On Sunday, May 22, at Unity Presbyterian Church we will celebrate our high school and college graduates. While we hope our graduates will return from time to time on breaks from college, military service or other endeavors, there is always the weight to share a parting word of wisdom with them on Graduates Sunday. This year, it hits closer to home for me as one of my own children will be sitting in the pew preparing for life after high school. What words do we share in these moments of transition with our congregation members?
This week the lectionary brings us a text from Jesus’ final discourse in the Gospel of John. It may seem to be an odd text for the season of Easter in which we are celebrating our post-resurrection life together as the church. And yet we need to be reminded of what Jesus promised would sustain his disciples in his absence, especially in those moments when they would be on their own. Throughout this discourse, Jesus repeatedly tells his disciples that he is going away. It is going to be a new day, a graduation of sorts for them. However, as renowned preacher Fred Craddock said:
His followers are confused. They are children playing on the floor only to look up and see Mom and Dad putting on their coats. The children have three questions, always three questions: Where are you going? Can we come? Then who will stay with us? Jesus responds, “I am going to my Father and your Father. You cannot come now; you can come later. But I will not leave you orphans. I will send another friend, another helper who will never leave, but who will stay with you forever.”
This seems to be a fitting word for this class of graduates that knows better than most the dangers of isolation and being left alone. A recent study from the University of Maine tells us something many of us parents, teachers, neighbors and mentors already know: “For adolescents especially, the loneliness accompanied by pandemic-related school closures and the like has led to an increase in mental health issues like depression and self-destructive behavior.” Despite the joys and expectations that graduation brings, the fear and anxiety of leaving home, friends, churches, and established support systems is also very real.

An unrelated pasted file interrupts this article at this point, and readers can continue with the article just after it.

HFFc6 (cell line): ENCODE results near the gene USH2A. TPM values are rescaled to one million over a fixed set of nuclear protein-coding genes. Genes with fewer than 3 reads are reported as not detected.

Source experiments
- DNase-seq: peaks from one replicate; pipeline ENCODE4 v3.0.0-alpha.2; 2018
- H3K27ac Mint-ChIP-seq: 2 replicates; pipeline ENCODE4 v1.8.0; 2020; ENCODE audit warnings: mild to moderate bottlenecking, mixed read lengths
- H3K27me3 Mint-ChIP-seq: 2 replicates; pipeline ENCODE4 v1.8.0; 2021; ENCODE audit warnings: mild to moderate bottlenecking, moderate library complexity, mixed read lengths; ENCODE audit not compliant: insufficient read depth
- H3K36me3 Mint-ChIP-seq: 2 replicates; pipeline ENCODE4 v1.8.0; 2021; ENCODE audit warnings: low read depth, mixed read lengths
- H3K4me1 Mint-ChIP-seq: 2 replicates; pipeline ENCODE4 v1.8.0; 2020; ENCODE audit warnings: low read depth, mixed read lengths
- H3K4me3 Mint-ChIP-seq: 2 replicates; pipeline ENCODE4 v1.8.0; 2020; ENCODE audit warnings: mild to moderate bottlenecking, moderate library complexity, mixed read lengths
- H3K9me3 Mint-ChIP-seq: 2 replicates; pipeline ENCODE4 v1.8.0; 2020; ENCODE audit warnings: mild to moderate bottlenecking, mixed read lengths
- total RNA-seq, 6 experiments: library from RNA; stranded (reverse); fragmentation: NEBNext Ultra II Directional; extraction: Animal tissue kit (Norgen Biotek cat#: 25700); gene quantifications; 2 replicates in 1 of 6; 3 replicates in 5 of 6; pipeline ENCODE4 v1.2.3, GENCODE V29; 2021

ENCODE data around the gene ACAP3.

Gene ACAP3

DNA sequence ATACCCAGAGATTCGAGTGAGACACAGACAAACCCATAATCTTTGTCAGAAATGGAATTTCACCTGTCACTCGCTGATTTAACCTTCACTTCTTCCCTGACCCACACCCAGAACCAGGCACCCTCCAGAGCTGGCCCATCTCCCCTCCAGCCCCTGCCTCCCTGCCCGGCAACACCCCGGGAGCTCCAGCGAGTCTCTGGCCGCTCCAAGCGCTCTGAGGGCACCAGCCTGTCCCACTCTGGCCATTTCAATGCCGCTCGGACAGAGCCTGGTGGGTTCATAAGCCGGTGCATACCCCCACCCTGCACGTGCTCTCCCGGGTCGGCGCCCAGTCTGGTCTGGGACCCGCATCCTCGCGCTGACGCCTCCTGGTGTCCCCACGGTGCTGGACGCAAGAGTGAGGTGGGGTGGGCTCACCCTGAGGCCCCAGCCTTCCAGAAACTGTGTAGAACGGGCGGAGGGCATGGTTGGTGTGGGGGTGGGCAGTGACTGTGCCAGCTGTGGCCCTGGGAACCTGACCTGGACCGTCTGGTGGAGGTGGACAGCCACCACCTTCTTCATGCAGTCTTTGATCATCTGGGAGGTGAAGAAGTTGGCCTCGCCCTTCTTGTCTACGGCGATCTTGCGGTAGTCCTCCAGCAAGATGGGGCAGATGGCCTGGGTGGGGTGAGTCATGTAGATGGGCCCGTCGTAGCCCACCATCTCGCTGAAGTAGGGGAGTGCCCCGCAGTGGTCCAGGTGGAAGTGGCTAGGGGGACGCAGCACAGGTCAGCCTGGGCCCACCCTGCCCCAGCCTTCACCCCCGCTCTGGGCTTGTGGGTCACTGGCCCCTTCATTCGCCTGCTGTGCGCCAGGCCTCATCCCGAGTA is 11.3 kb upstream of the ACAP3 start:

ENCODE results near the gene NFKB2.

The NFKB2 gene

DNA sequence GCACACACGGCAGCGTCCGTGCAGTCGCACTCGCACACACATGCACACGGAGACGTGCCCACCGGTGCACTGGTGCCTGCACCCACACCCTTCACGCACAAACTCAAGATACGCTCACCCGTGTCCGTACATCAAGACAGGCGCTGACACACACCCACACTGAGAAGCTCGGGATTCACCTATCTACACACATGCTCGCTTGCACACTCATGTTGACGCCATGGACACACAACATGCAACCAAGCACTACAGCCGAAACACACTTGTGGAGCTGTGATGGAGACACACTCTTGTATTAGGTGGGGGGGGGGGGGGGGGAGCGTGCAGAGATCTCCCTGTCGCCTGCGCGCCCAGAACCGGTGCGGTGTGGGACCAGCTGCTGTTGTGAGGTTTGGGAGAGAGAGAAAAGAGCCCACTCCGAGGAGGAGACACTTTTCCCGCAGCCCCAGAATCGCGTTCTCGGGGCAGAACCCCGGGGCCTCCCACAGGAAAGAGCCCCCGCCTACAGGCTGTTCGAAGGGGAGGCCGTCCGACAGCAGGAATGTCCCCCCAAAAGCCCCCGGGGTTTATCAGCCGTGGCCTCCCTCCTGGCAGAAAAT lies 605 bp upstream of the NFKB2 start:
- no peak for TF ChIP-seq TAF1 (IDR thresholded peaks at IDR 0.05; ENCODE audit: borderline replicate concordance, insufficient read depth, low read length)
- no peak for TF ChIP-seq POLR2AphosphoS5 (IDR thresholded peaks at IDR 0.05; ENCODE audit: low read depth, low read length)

Because they love him, the disciples should rejoice that Jesus is going to the Father. As he leaves Jesus promises his disciples that as they too graduate into a future that has not yet been charted, they will not be left alone. The Advocate is on the way. Yes, they will not be orphaned for the Holy Spirit will bring not just presence but two essential gifts.
First, memory. “The Advocate, the Holy Spirit … will teach you everything and remind you of all that I have said to you.” Lord knows we need that reminder when we take our first steps into the world to share the love of Christ with so many who are hurting. It is not easy work. There will be times of uncertainty and fear because the divisions, despair, and distrust in the world today threaten to overwhelm us, to make us forget all that Jesus has said and done, and to think that we cannot make a difference. But it is simply not true. The Advocate, the Holy Spirit will remind us and lead us into all truth.
Second, peace. The world into which we send our graduates, the world in which we ourselves seek to be disciples of Jesus Christ, is troubled. The mental health challenges within mirror the violence, war, and threats to basic human rights without. The Advocate, the Holy Spirit brings peace. Not peace as the world gives, but as Dietrich Bonhoeffer said in a 1934 speech in Fano, Denmark:
Peace must be dared, it is itself a great venture, and can never be safe. Peace is the opposite of security. To demand guarantees is to mistrust, and this mistrust in turn brings forth war. To look for guarantees is to want to protect oneself. Peace means giving oneself completely to God’s commandment, wanting no security, but in faith and obedience laying down the destiny of the nations in the hand of Almighty God, not trying to direct it for selfish purposes. Battles are won, not with weapons, but with God. They are won when the way leads to the cross.
Perhaps our graduates will remember a word that we will share this Sunday. More importantly, the Advocate, the Holy Spirit, will remind them of Jesus’ word and the peace that passes all understanding. May we dare to join our graduates in following him. For we are not alone.
- Do you remember a word or theme shared or spoken at your own graduation? What would you say is the most important word to share with this year’s graduates?
- How can the church respond to the challenges of isolation and the mental health crisis so many adolescents have experienced throughout the pandemic?
- What does it mean that Jesus gives us peace “as the world gives”? What would it look like in your church for peace to be dared?
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